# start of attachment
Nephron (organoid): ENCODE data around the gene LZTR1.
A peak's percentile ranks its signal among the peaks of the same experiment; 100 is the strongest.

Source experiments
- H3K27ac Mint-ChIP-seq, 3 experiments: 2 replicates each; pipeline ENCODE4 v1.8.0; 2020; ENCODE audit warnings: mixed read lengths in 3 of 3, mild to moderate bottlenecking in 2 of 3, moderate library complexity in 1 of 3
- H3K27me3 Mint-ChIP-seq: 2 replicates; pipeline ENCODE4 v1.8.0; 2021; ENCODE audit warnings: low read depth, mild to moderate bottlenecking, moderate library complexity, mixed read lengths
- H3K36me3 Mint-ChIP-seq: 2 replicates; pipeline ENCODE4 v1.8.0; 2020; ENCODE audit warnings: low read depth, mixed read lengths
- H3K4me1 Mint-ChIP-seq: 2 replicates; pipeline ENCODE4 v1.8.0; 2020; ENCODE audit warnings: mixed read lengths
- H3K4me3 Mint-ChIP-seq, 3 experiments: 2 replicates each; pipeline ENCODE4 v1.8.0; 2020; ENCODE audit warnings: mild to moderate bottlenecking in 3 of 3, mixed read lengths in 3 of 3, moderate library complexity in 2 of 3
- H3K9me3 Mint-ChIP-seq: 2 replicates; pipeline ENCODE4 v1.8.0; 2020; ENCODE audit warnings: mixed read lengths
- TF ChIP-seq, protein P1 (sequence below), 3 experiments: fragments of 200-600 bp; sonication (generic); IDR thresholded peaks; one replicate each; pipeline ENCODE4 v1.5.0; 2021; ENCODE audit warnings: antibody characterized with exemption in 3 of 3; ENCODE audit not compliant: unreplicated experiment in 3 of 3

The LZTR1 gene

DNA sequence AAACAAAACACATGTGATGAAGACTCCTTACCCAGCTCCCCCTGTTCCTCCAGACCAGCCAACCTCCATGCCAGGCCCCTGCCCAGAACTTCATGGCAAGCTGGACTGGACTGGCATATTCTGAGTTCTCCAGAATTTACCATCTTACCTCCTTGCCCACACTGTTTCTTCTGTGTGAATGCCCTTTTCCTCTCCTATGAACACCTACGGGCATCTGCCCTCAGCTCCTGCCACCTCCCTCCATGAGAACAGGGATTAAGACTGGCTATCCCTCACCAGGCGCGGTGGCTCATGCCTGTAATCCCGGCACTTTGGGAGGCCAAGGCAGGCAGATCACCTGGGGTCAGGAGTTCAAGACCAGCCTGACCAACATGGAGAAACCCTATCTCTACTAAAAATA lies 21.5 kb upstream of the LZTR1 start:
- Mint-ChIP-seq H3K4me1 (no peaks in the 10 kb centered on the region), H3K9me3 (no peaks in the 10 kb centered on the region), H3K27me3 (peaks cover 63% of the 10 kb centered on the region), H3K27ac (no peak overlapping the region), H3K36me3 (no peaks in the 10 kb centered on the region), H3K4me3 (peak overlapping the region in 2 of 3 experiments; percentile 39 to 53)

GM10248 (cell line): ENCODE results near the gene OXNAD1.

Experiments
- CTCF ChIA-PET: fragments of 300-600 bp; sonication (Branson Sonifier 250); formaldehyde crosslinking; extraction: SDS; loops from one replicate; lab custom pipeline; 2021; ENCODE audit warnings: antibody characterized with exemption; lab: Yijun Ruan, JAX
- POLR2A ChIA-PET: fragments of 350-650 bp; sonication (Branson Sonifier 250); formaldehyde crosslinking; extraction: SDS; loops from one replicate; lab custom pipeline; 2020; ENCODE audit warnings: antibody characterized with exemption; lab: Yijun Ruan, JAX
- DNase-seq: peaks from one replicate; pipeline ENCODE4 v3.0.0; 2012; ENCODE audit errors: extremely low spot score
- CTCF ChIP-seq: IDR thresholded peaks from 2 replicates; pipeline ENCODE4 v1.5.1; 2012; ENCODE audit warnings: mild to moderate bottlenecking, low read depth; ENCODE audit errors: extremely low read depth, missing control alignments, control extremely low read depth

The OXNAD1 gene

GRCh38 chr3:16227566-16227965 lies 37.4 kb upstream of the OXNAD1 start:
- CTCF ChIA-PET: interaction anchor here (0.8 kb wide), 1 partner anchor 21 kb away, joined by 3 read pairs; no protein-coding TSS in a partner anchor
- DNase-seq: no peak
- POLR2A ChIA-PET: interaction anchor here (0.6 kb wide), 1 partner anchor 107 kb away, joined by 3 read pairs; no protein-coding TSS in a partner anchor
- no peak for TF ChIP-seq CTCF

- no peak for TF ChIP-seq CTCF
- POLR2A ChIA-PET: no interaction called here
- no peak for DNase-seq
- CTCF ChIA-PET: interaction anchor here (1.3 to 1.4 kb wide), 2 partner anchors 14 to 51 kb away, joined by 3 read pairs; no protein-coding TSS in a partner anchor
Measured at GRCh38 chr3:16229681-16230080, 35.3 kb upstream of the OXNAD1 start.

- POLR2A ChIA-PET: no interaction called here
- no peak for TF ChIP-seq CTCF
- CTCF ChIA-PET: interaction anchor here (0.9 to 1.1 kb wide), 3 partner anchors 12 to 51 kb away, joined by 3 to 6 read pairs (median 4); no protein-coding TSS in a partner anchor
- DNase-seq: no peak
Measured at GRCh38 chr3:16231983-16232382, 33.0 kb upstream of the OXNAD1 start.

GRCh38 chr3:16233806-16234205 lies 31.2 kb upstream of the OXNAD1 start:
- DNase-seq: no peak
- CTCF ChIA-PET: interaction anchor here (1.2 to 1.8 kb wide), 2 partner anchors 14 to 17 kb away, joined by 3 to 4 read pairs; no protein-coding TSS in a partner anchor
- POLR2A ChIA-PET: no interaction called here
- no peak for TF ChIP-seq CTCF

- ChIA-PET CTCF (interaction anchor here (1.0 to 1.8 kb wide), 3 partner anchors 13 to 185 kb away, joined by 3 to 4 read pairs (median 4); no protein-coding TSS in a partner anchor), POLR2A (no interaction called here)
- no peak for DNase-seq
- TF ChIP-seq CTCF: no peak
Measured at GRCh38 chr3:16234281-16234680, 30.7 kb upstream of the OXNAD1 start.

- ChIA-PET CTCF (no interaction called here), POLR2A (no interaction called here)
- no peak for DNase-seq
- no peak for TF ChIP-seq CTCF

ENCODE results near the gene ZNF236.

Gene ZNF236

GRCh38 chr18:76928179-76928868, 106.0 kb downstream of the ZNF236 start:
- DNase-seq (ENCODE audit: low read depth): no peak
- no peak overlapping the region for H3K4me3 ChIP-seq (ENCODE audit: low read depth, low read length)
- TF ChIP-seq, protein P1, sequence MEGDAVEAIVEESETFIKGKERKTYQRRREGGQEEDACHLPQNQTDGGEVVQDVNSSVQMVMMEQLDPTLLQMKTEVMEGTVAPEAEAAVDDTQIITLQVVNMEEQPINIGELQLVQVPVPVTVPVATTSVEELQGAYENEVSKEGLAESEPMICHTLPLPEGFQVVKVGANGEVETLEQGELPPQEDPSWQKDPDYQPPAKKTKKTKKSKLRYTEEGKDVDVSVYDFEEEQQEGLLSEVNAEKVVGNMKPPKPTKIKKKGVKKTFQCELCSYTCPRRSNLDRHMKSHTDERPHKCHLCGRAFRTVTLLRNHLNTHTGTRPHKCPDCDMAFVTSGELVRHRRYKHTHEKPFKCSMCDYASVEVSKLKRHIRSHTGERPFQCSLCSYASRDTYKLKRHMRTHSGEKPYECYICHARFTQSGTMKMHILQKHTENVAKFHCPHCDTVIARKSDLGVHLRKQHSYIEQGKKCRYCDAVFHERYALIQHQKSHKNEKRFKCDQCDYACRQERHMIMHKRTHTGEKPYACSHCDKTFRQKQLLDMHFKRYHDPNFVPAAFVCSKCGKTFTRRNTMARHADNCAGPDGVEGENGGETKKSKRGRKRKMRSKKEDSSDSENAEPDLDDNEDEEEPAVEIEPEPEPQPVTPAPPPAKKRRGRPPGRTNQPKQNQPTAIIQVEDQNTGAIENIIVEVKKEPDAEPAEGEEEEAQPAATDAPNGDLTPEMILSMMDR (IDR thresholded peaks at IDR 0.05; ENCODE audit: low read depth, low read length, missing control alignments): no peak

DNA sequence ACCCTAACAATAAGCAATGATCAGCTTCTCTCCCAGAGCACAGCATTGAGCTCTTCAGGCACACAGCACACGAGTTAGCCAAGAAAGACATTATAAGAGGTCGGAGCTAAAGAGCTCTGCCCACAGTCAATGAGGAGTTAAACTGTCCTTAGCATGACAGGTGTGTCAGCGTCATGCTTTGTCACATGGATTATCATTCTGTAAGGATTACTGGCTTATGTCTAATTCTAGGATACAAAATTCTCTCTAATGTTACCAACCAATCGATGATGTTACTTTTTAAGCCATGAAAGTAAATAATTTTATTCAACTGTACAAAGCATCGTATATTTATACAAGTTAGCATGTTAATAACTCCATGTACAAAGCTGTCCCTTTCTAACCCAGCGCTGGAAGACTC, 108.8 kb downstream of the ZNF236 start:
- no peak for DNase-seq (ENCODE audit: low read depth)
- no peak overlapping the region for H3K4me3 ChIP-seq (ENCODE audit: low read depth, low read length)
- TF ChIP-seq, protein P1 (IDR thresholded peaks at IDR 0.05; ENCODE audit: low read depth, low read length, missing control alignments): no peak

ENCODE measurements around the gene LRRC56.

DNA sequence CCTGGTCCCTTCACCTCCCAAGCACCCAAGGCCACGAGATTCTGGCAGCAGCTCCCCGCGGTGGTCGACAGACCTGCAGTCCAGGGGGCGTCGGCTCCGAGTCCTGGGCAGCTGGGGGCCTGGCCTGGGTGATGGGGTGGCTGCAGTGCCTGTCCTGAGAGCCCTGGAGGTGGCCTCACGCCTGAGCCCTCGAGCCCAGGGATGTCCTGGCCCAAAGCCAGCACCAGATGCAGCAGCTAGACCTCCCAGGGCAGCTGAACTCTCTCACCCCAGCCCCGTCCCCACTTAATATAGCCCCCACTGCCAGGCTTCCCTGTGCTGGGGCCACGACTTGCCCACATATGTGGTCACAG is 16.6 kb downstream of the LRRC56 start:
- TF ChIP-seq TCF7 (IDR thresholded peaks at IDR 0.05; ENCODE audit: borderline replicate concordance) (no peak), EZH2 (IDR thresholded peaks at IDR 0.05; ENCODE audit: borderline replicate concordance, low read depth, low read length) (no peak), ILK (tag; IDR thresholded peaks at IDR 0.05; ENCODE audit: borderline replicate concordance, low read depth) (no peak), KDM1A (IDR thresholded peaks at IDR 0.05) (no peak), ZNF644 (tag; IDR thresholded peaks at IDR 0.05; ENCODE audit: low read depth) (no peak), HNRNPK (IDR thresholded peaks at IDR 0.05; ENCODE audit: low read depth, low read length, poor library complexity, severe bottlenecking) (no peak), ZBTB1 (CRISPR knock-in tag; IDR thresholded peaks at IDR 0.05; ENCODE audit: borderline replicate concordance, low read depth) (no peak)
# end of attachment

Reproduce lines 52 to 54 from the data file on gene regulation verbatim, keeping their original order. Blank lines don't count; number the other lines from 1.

- no peak overlapping the region for H3K4me3 ChIP-seq (ENCODE audit: low read depth, low read length)
- TF ChIP-seq, protein P1, sequence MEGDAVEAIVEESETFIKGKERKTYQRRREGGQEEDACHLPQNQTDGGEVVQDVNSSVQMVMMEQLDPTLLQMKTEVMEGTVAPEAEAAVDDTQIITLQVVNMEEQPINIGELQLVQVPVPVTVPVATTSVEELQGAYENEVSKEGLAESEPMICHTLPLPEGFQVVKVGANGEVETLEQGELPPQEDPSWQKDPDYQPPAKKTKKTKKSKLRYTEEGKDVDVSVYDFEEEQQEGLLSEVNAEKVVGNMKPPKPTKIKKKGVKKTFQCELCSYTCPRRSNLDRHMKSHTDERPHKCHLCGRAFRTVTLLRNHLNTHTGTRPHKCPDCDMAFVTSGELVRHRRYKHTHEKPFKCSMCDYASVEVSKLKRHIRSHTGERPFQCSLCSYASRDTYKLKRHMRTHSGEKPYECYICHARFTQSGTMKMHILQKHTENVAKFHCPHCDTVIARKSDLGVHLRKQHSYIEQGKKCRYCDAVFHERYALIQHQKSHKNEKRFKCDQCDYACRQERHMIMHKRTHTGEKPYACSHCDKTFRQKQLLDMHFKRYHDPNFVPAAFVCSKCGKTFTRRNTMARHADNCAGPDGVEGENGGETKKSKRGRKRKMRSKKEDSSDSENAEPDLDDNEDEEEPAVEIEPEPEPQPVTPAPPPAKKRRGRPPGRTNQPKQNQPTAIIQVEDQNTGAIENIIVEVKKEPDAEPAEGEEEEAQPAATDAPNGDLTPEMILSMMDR (IDR thresholded peaks at IDR 0.05; ENCODE audit: low read depth, low read length, missing control alignments): no peak

DNA sequence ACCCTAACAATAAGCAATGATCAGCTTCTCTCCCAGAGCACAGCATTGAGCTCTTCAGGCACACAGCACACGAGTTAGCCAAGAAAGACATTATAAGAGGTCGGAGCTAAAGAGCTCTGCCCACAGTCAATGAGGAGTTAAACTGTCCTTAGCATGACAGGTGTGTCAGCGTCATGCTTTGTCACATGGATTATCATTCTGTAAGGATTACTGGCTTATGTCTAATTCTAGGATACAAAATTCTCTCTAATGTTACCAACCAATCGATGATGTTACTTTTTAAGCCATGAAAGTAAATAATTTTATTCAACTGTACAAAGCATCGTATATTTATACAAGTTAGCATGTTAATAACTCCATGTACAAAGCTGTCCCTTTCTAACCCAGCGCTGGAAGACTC, 108.8 kb downstream of the ZNF236 start: